POOLE Maternity Hospital has hit back after data showing that a number of mothers who gave birth at the unit missed out on skin-to-skin contact with their babies within an hour of delivery.

The hospital says it was accredited in 2016 as a UNICEF - United Nations - Baby Friendly Hospital and 'practices to the these standards in respect of all aspects of infant feeding'.

The NHS data showed that 890 mothers out of 3,900 - 23 per cent - who had their babies at the trust last year missed out on this important bonding time from 2017-2018.

This connection is said to have “lasting benefits” to both mother and child, including protecting babies from infection and encouraging them to breastfeed.

However, head of Midwifery at Poole, Sandra Chitty said: “The department conducts an audit of all mothers who were eligible to undertake skin to skin contact with their baby in the first hour of birth where this was appropriate.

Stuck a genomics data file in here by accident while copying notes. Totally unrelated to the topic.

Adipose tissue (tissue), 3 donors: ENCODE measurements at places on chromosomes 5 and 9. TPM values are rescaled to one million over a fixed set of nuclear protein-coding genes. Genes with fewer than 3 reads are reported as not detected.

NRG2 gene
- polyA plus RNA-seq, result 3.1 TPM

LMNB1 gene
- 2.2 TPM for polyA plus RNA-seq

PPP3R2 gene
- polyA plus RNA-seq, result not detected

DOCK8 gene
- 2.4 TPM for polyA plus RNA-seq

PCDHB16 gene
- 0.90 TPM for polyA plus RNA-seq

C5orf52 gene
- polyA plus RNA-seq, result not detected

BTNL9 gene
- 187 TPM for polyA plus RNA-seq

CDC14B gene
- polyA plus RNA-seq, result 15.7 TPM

"National guidance requires the department to achieve 80 per cent or above compliance for this indicator and audit findings for 2017/18 show that mothers reported having skin to skin contact with their babies in the first hour after birth was between 92 per cent and 100 per cent," she said.

"Women excluded are those who declined skin to skin, whose babies were too unwell to be offered skin to skin in the first hour as well as mothers who were too unwell themselves to undertake skin to skin in the first hour.”

She said the hospital was proud of its reputation amongst new mothers.

Poole midwife Amy Archer told the Bournemouth Echo: "As midwives, it is always our aim to provide care that ensures the best outcomes for women, their babies and their families. We work tirelessly 24 hours a day to provide the best possible care to families in the Dorset area."

She said that Poole midwives 'always actively encourage bonding between mother and baby' but: "Sometimes, it is not possible to facilitate skin to skin contact due to life-threatening situations As the women and babies we care for are more high risk, there is also a higher chance the baby will need resuscitation or breathing support when it is born."